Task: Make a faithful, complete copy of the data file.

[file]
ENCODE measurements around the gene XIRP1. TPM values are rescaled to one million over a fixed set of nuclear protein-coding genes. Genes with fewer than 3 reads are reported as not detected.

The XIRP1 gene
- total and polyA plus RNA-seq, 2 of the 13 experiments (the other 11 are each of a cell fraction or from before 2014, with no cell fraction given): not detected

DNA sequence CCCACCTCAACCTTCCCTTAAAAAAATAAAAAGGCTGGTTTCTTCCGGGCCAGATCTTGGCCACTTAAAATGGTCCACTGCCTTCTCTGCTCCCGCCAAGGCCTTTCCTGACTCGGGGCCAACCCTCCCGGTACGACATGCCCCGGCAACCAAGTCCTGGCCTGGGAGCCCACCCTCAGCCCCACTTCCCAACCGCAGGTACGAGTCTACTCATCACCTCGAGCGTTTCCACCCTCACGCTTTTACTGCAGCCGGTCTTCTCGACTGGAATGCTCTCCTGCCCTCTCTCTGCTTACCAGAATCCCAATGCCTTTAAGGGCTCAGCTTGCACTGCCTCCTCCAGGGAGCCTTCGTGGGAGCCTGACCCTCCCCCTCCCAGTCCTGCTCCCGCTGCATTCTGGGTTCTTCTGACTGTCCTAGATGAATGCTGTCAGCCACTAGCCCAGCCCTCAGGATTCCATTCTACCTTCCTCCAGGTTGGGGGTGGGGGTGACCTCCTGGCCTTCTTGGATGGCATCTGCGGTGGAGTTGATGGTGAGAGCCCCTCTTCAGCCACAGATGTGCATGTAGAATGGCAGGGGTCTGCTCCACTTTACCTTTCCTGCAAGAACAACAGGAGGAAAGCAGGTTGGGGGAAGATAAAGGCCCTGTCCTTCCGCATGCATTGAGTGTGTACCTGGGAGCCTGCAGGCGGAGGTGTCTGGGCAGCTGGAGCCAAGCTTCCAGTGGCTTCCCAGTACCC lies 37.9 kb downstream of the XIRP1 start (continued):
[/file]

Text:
ENCODE measurements around the gene XIRP1. TPM values are rescaled to one million over a fixed set of nuclear protein-coding genes. Genes with fewer than 3 reads are reported as not detected.

The XIRP1 gene
- total and polyA plus RNA-seq, 2 of the 13 experiments (the other 11 are each of a cell fraction or from before 2014, with no cell fraction given): not detected

DNA sequence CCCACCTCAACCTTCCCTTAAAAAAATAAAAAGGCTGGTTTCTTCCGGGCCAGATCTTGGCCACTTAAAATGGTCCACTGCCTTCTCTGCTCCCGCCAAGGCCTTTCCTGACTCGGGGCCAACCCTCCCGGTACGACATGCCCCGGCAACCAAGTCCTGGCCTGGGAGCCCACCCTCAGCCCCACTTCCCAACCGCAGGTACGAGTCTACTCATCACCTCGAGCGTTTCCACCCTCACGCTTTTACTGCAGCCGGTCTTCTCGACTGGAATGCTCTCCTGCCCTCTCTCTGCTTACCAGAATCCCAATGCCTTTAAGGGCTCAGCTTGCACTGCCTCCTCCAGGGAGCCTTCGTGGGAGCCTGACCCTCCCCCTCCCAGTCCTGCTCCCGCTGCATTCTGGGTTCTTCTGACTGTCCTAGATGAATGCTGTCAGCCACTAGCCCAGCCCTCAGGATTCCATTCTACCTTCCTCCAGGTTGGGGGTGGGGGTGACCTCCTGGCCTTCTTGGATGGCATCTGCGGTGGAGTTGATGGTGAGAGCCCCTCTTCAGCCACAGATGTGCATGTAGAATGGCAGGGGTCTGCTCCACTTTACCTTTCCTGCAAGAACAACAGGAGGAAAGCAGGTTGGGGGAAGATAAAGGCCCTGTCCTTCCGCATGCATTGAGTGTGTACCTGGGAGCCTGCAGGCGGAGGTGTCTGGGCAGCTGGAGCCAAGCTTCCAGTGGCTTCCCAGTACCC lies 37.9 kb downstream of the XIRP1 start (continued):